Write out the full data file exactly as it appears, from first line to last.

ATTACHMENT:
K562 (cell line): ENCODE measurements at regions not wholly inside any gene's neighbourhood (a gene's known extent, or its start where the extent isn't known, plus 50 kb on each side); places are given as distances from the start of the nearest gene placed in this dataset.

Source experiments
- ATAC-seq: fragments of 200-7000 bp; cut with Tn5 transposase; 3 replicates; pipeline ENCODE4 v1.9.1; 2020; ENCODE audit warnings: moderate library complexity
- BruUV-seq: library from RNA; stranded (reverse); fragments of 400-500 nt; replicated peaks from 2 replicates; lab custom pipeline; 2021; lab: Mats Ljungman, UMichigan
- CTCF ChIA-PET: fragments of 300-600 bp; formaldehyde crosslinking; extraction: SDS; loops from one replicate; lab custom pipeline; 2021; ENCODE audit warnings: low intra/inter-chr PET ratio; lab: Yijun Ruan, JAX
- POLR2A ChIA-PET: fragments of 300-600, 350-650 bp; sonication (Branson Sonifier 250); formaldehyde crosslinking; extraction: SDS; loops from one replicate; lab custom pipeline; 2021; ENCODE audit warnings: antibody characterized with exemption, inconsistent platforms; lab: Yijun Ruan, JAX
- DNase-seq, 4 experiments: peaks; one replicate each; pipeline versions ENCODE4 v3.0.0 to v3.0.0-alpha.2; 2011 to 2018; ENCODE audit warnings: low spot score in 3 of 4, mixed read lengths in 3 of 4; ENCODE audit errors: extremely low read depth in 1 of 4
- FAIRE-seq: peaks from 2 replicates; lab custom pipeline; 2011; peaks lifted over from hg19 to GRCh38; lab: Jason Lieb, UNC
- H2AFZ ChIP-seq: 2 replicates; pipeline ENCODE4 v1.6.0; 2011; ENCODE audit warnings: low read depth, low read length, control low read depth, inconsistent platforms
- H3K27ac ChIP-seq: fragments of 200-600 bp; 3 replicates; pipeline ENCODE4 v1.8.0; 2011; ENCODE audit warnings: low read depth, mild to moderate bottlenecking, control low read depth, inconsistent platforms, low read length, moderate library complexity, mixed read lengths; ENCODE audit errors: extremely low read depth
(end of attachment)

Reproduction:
K562 (cell line): ENCODE measurements at regions not wholly inside any gene's neighbourhood (a gene's known extent, or its start where the extent isn't known, plus 50 kb on each side); places are given as distances from the start of the nearest gene placed in this dataset.

Source experiments
- ATAC-seq: fragments of 200-7000 bp; cut with Tn5 transposase; 3 replicates; pipeline ENCODE4 v1.9.1; 2020; ENCODE audit warnings: moderate library complexity
- BruUV-seq: library from RNA; stranded (reverse); fragments of 400-500 nt; replicated peaks from 2 replicates; lab custom pipeline; 2021; lab: Mats Ljungman, UMichigan
- CTCF ChIA-PET: fragments of 300-600 bp; formaldehyde crosslinking; extraction: SDS; loops from one replicate; lab custom pipeline; 2021; ENCODE audit warnings: low intra/inter-chr PET ratio; lab: Yijun Ruan, JAX
- POLR2A ChIA-PET: fragments of 300-600, 350-650 bp; sonication (Branson Sonifier 250); formaldehyde crosslinking; extraction: SDS; loops from one replicate; lab custom pipeline; 2021; ENCODE audit warnings: antibody characterized with exemption, inconsistent platforms; lab: Yijun Ruan, JAX
- DNase-seq, 4 experiments: peaks; one replicate each; pipeline versions ENCODE4 v3.0.0 to v3.0.0-alpha.2; 2011 to 2018; ENCODE audit warnings: low spot score in 3 of 4, mixed read lengths in 3 of 4; ENCODE audit errors: extremely low read depth in 1 of 4
- FAIRE-seq: peaks from 2 replicates; lab custom pipeline; 2011; peaks lifted over from hg19 to GRCh38; lab: Jason Lieb, UNC
- H2AFZ ChIP-seq: 2 replicates; pipeline ENCODE4 v1.6.0; 2011; ENCODE audit warnings: low read depth, low read length, control low read depth, inconsistent platforms
- H3K27ac ChIP-seq: fragments of 200-600 bp; 3 replicates; pipeline ENCODE4 v1.8.0; 2011; ENCODE audit warnings: low read depth, mild to moderate bottlenecking, control low read depth, inconsistent platforms, low read length, moderate library complexity, mixed read lengths; ENCODE audit errors: extremely low read depth